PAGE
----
What Tools Do I Need... For My E-Bike?
It’s an increasingly common question – what specific tools do you need for regular maintenance of your e-bike? Read on for more information.
The Good News
The good news about e-bike maintenance is that 90% of your e-bike is… a bike! Although some components may look different or feature a proprietary design, an e-bike features virtually all the same components found on a traditional bike, with a few additional parts to allow the electric motor to assist with forward movement. If you’re already familiar with the basics of maintaining your traditional bike, you’ll have a good idea of how to take care of your e-bike as well.
If you aren’t familiar with the basics of bike maintenance, that’s okay too. This article will walk though some basic considerations and tool recommendations for the e-bike user. If you don’t know some particular information about your bike – tubeless vs. inner tubes, for example – consult the literature that came with your bike or ask the person who sold it to you.
Even if you don’t plan on doing regular tune-ups yourself, you will likely find yourself wanting to make adjustments to components such as the handlebars, seatpost, and saddle. These components will typically require use of a metric hex wrench. It is a good idea to have a bicycle-specific set of hex wrenches featuring the sizes typically found on a bicycle. A hex wrench set will also enable you to install bottle cages and other accessories, and do basic maintenance procedures such as replacing shifter cable.
You may also find star-driver fittings on your e-bike, sometimes referred to by the brand name Torx®. You can opt to acquire a few Torx®-compatible wrenches for the sizes found on your bicycle, or go with a complete set to cover yourself in the future.
Wheel Removal & Flat Tire Repair
Wheel removal can be slightly more complicated on hub-drive e-bikes. If your bike features axle nuts, you will need a box-end metric wrench to loosen and tighten them. This is typically a 15 mm nut, but can also be 18mm or even 19 mm. Some axles use a hex fitting on the end for removal and installation. If your wheels use a lever for removal, no tool is typically required.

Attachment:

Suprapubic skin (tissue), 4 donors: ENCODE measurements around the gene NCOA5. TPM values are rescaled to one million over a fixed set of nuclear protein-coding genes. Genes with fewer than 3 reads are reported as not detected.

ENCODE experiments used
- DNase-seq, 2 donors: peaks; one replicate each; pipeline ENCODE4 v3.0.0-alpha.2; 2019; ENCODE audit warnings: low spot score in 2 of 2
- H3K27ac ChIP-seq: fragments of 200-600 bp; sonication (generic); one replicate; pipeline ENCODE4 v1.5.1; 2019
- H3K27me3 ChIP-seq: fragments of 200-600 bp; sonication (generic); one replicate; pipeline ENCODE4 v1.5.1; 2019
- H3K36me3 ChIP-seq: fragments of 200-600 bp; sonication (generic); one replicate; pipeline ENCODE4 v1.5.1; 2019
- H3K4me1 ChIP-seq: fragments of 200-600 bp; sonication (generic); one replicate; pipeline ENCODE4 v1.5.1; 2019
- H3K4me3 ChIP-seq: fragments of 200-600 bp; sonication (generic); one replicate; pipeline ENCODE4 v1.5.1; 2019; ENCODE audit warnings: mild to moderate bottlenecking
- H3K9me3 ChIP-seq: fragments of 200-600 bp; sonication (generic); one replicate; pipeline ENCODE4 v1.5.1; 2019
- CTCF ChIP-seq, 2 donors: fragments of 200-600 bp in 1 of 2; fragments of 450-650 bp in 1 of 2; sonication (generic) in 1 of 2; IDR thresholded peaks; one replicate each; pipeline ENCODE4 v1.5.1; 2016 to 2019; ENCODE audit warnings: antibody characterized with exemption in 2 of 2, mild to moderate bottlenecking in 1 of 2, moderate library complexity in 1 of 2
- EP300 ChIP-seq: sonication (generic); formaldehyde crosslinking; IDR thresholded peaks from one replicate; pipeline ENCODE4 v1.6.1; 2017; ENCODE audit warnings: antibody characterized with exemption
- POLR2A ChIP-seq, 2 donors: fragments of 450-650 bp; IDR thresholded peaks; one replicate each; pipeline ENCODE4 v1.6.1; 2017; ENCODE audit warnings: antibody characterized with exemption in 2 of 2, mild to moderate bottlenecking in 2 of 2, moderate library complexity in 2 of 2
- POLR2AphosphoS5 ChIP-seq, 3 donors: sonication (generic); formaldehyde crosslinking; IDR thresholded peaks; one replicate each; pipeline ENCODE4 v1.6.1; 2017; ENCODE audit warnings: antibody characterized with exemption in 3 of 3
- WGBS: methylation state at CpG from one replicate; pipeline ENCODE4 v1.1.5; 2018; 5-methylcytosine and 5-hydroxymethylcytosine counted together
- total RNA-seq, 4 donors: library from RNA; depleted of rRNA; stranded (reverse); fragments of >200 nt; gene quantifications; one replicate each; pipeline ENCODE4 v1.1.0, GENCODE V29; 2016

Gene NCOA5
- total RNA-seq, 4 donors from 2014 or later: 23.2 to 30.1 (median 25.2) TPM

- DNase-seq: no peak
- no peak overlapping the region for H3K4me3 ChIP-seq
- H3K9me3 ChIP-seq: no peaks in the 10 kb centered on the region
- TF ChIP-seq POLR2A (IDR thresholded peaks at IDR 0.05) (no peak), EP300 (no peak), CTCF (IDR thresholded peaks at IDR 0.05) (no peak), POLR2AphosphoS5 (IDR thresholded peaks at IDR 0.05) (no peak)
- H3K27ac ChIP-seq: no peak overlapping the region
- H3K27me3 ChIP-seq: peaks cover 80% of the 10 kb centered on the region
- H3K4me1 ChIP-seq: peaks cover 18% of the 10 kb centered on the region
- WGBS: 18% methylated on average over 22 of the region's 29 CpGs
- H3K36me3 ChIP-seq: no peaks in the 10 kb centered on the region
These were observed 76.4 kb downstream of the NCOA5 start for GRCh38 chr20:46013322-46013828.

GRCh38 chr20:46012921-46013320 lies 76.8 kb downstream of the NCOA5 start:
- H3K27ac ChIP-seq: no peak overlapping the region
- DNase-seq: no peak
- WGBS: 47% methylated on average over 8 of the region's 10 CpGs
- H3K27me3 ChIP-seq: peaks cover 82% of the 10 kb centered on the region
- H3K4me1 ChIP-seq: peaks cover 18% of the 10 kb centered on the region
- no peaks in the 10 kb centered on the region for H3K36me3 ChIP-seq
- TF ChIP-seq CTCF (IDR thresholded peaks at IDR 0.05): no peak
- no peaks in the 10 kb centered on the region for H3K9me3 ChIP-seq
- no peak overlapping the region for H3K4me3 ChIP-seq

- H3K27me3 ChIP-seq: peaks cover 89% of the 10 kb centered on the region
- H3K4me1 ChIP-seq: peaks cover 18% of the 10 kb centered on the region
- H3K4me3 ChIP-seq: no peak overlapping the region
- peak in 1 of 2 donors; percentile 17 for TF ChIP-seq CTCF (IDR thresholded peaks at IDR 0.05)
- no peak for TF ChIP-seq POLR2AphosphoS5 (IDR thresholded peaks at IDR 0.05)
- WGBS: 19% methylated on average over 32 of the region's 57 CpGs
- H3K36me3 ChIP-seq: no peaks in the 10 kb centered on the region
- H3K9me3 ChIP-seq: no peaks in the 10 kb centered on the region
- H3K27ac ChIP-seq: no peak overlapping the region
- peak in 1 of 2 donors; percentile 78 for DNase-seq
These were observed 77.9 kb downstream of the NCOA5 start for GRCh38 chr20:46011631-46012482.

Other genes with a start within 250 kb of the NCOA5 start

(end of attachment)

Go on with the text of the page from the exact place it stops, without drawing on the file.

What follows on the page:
Flat tires on an e-bike are treated no differently than a traditional bike. You may want tire levers if you’re not fond of the idea of forcing the tire off the rim with your hands. If your bicycle uses inner tubes, you will need to keep either a patch kit or a spare tube – ideally, both – onhand if you want to minimize the interruption to your riding.
If your bike has a tubeless setup, you’ll want a spare container of sealant, as well as a valve core remover and sealant injector for convenience’s sake. A tubeless plug tool can be used to repair minor punctures.
Cleaning and Lubrication
A clean bike is a happy bike. Always follow the drivetrain manufacturer’s guidelines regarding exposure of the system to water – otherwise, regularly wash your e-bike as you would any other bike.
Regular cleaning of your chain will prevent poor performance and excess wear to your drivetrain. For this reason, we recommend regular use of a dedicated chain cleaner and degreaser, followed by an application of chain lube. One special consideration is that on some mid-drive e-bikes, the chain does not move while backpedaling. For this reason, our CM-5.3 Chain Cleaner is reversible, allowing it to clean the chain while pedaling forwards.
In all likelihood, your e-bike has disc brakes. The tools needed for brake pad replacement vary from model to model – see our repair help article for more information. Disc brake rotors can also vary – see our article on that topic here.
The drivetrain is where you’ll see the most difference from a traditional bike. Front chainrings found on mid-drive e-bikes are often installed using unique lockrings. Tools to remove these lockrings can be found on our E-Bike Tools category page or our guide to Chainring Lockring Tool Selection.
Freewheels on hub-drive e-bikes may require specialty freewheel removers with extra-large passthrough holes to clear the wiring coming out of the hub.
Servicing the internals of electronic components (such as the motor or battery) typically requires training from the manufacturer and is not recommended for home users. Always read the manufacturer’s literature and heed any warnings present.